A Portrait of the Artist as a Young Man is a 1916 novel and cornerstone of literary modernism by Irish author James Joyce. The story follows Stephen Dedalus, Joyce's fictional alter-ego, and charts his path to personal and artistic maturity through his stream of consciousness. This is a non-linear narrative style typical of modernist prose in which a character's thoughts, feelings, and reactions are portrayed in a continuous flow and often disrupt the linear narrative of events and dialogue in the story.
A Portrait of the Artist as a Young Man (1916) is Joyce's first novel. Written in the modernist style, it traces the religious and intellectual awakening of young Stephen Dedalus, a fictional alter ego of Joyce and an allusion to Daedalus, the consummate craftsman of Greek mythology. Stephen questions and rebels against the Catholic and Irish conventions under which he has grown, culminating in his self-exile from Ireland to Europe.
"A Portrait of the Artist as a Young Man" represents the transitional stage between the realism of Joyce's Dubliners and the symbolism of Ulysses, and is essential to the understanding of the later work. The novel is a highly autobiographical account of the adolescence and youth of Stephen Dedalus, who reappears in Ulysses, and who comes to realize that before he can become a true artist, he must rid himself of the stultifying effects of the religion, politics and essential bigotry of his background in late 19th century Ireland. Written with a light touch, this is perhaps the most accessible of Joyce's works.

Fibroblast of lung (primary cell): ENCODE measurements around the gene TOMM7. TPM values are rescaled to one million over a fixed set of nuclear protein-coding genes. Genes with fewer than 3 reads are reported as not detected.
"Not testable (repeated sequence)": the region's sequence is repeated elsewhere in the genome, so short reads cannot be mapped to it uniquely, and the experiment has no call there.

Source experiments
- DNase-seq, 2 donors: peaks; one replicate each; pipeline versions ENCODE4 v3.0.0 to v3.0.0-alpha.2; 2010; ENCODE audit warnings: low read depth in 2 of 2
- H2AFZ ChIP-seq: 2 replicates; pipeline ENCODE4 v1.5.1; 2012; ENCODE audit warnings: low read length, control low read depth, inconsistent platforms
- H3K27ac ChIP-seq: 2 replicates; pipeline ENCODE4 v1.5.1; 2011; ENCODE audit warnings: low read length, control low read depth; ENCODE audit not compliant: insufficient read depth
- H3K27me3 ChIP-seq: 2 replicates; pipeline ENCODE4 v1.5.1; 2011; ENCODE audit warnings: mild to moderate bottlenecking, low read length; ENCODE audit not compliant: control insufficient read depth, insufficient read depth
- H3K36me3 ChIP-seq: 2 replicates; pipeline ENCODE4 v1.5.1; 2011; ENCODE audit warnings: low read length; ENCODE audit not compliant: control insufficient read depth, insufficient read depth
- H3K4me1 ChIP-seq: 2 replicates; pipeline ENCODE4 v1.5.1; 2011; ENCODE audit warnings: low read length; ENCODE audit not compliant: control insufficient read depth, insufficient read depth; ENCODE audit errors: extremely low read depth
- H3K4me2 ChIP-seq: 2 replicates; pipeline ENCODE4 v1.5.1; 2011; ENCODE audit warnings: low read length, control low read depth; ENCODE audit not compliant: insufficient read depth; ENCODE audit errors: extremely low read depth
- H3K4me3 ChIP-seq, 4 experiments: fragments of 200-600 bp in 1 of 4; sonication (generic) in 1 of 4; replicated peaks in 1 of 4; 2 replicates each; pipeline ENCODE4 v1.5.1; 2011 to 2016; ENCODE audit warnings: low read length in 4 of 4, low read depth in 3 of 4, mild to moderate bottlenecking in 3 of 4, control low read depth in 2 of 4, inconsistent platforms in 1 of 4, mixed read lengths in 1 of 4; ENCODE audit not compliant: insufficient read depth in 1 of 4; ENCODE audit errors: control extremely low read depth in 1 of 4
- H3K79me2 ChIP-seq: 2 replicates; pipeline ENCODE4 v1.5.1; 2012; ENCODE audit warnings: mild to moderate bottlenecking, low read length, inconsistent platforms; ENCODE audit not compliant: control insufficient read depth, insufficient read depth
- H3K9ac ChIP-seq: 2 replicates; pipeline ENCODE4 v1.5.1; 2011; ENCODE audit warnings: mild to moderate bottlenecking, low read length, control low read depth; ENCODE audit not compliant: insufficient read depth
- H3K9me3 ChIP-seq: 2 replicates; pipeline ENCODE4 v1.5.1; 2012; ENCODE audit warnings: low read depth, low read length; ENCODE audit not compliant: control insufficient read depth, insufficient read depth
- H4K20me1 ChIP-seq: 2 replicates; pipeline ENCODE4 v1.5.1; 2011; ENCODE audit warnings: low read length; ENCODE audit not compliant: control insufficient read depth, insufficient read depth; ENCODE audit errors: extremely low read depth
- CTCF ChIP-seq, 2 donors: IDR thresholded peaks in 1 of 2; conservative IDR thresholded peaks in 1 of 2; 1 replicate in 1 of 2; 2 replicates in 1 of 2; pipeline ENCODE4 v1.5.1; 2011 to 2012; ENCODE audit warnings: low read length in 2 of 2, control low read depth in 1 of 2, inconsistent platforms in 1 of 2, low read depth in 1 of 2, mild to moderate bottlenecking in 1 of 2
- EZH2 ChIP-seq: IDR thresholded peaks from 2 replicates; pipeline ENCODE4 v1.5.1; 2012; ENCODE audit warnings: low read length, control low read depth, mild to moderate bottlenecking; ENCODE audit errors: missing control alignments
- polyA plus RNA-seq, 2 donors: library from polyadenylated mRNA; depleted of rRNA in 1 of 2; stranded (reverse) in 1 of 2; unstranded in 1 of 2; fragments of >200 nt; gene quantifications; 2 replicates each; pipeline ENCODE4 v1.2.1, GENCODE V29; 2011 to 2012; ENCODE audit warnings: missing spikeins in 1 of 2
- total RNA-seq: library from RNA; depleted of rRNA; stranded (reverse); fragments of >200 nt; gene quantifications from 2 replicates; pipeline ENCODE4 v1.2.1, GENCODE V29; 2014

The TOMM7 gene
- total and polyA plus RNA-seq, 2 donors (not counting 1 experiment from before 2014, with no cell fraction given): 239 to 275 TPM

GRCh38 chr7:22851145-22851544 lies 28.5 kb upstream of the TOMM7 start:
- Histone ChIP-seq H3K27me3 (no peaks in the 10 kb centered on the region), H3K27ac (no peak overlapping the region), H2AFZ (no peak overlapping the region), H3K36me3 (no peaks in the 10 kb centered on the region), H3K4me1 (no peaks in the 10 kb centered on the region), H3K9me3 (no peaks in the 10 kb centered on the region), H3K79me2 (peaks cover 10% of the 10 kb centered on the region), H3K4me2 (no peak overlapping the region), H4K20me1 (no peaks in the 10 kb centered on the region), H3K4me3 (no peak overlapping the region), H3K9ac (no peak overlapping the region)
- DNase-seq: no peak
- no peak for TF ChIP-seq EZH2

Includes the unabridged text of Joyce's classic novel plus a complete study guide that helps readers gain a thorough understanding of the work's content and context. The comprehensive guide includes chapter-by-chapter summaries, explanations and discussions of the plot, question-and-answer sections, author biography, analytical paper topics, list of characters, bibliography, and more.